In the future, flight crews will be expected to assume much larger roles in route planning and metering for approaches. Cognitive engineering has already assumed an important role as the industry considers the effects of new technology on the skills, workload, and coordination with other airplanes required of both flight crews and air traffic controllers. For example, cooperation among human factors specialists, data link communications engineers, and end users has resulted in significant changes in the design of the interfaces that flight crews and controllers have with the computers that support their tasks and in the operational use of data link messages. The changes enhance user comprehension, reduce error rates, and result in decreased training requirements.

Perhaps the simplest example is the progression from an aircraft communication addressing and reporting system interface to a future air navigation system (FANS) interface for data link. Boeing initially studied the effects of uplink message formats on pilot comprehension in 747-400 operational trials (fig. 1). Lessons learned were used when designing the data link interface in the Pegasus flight management system incorporated into current-production 757 and 767 airplanes. These same changes are being applied retroactively to the 747-400. Another example is the 777 communications management interface, which uses multifunction displays and cursor controls to simplify management of data-linked communications and can be customized by operators.

Over the past several years, airplane maintenance has benefited from an increased focus on how human factors can contribute to safety and operational efficiency. In maintenance, as in flight deck design, Boeing employs a variety of sources to address human factors issues, including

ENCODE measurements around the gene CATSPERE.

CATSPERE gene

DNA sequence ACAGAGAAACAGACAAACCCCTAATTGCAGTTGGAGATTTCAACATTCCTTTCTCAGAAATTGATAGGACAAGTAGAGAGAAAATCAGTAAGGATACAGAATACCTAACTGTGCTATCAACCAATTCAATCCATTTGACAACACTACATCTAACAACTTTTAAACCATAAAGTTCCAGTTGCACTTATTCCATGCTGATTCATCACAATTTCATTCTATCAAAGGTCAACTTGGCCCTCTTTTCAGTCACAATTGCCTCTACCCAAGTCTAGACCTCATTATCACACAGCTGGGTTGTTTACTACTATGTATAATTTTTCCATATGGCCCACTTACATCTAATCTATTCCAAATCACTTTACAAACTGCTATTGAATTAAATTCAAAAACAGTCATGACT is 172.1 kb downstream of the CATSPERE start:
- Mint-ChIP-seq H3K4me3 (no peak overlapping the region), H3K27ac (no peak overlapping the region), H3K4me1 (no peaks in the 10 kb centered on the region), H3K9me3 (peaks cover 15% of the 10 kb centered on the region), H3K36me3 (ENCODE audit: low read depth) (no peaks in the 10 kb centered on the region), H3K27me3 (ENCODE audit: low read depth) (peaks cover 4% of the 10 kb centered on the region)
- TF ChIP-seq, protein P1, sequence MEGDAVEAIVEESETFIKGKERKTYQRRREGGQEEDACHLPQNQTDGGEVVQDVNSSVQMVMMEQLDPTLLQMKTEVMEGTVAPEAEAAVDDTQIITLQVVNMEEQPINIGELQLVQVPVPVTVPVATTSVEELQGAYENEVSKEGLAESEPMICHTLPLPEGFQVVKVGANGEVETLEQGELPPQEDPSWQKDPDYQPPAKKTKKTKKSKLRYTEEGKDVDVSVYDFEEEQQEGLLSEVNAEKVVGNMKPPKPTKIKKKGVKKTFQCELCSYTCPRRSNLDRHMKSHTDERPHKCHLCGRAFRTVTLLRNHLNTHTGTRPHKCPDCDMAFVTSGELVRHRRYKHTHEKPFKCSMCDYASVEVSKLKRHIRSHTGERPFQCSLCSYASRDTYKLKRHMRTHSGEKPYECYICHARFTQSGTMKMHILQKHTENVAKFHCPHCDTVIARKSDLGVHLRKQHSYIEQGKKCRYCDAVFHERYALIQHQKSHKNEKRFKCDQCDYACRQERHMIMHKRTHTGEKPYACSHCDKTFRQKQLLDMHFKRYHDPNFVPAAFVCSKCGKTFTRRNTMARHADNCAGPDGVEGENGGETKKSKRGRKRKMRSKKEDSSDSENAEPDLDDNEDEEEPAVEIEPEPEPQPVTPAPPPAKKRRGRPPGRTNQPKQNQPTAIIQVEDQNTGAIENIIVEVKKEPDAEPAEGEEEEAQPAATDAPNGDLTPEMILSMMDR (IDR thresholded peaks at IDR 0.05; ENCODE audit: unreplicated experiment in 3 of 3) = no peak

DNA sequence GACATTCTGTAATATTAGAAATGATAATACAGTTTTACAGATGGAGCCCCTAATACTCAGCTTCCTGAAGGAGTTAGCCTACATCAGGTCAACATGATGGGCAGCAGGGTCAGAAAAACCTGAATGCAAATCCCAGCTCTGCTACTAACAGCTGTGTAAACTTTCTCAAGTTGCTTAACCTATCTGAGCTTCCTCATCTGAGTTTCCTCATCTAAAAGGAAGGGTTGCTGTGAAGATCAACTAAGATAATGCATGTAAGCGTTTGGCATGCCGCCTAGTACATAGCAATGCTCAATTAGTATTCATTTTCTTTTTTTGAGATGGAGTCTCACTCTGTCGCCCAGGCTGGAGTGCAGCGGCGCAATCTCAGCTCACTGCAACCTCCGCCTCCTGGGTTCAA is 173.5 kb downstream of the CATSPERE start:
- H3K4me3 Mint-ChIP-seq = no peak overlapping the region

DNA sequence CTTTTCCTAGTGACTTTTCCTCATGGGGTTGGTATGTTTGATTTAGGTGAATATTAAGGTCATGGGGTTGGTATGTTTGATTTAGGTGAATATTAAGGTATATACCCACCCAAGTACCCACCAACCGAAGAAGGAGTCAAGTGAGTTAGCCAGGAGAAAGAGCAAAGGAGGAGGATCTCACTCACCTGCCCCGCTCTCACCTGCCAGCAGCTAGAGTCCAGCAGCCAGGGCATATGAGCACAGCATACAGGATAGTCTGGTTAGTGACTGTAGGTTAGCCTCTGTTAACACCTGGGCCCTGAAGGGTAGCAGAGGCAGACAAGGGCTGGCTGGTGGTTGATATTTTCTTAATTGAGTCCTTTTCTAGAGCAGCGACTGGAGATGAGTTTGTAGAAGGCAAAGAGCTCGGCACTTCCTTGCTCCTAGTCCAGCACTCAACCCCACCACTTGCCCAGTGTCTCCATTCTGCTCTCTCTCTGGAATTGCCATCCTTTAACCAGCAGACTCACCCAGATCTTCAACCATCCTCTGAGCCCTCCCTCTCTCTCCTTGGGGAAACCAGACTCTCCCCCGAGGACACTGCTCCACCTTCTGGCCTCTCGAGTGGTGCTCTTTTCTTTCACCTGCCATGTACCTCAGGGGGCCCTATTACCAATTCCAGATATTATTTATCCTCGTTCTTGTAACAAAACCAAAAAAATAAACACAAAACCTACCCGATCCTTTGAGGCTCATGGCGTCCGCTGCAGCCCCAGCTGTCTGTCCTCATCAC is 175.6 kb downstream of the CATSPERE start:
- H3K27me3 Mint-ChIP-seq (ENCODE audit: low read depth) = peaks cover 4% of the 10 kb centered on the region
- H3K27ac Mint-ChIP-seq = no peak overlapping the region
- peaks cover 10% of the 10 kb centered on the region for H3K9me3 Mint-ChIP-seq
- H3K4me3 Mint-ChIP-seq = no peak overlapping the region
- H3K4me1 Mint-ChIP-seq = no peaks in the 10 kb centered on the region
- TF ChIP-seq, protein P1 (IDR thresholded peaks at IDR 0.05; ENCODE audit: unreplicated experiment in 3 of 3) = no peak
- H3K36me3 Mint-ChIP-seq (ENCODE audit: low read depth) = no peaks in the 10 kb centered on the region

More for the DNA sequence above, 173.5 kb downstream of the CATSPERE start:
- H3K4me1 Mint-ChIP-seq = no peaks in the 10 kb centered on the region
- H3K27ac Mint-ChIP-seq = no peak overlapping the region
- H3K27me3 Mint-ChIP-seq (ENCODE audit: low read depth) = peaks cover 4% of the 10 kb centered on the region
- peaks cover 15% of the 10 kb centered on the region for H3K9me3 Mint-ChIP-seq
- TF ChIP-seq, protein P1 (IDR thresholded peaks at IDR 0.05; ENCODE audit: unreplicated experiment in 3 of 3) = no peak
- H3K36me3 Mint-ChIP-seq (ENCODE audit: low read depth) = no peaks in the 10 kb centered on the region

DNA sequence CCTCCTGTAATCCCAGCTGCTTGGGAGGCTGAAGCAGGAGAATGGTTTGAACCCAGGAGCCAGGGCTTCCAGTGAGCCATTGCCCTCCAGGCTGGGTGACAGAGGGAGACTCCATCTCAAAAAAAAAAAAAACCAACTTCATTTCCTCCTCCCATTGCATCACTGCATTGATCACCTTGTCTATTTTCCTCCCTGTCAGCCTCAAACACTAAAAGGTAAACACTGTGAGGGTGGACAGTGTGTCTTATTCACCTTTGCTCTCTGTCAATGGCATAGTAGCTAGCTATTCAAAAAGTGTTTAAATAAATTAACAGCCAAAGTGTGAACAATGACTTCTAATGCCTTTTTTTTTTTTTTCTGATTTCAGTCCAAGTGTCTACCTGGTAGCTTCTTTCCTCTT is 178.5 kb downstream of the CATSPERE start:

• Chief mechanic participation.
  • Computer-based maintainability design tools.
  • Fault information team.
  • Customer support processes.

Chief mechanic participation.
Modeled on the role of chief pilot, a chief mechanic was appointed to the 777 program and to all subsequent airplane programs (717, 737-600/-700/-800/-900, 757-300, and 767-400 Extended Range [ER]). As with the chief pilot, the mechanic acts as an advocate for operator or repair station counterparts. The appointment of a chief mechanic grew out of the recognition that the maintenance community contributes significantly to the success of airline operations in both safety and on-time performance. Drawing on the experience of airline and production mechanics, reliability and maintainability engineers, and human factors specialists, the chief mechanic oversees the implementation of all maintenance-related features.

Computer-based maintainability design tools.
Beginning with the 777 program, Boeing stopped building full-scale airplane mockups, which in the past helped determine whether a mechanic could reach an airplane part for removal and reinstallation. Now, using a computer-aided three-dimensional interactive application (CATIA), Boeing makes this type of determination using a human model. During design of the 737-600/-700/-800/-900, Boeing used human modeling analysis to determine that the electrical/electronic bay needed to be redesigned to allow a mechanic to access all wire bundles for the expanded set of avionics associated with the updated flight deck concept (fig. 2).

In addition to ensuring access and visibility, human factors specialists conduct ergonomic analyses to assess the human capability to perform maintenance procedures under different circumstances. For example, when a mechanic needs to turn a valve from an awkward position, it is important that the force required to turn the valve must be within the mechanic's capability in that posture. For another example, when a maintenance operation must be accomplished in poor weather at night, secure footing and appropriate handling forces are necessary to protect the mechanic from a fall or from dropping a piece of equipment.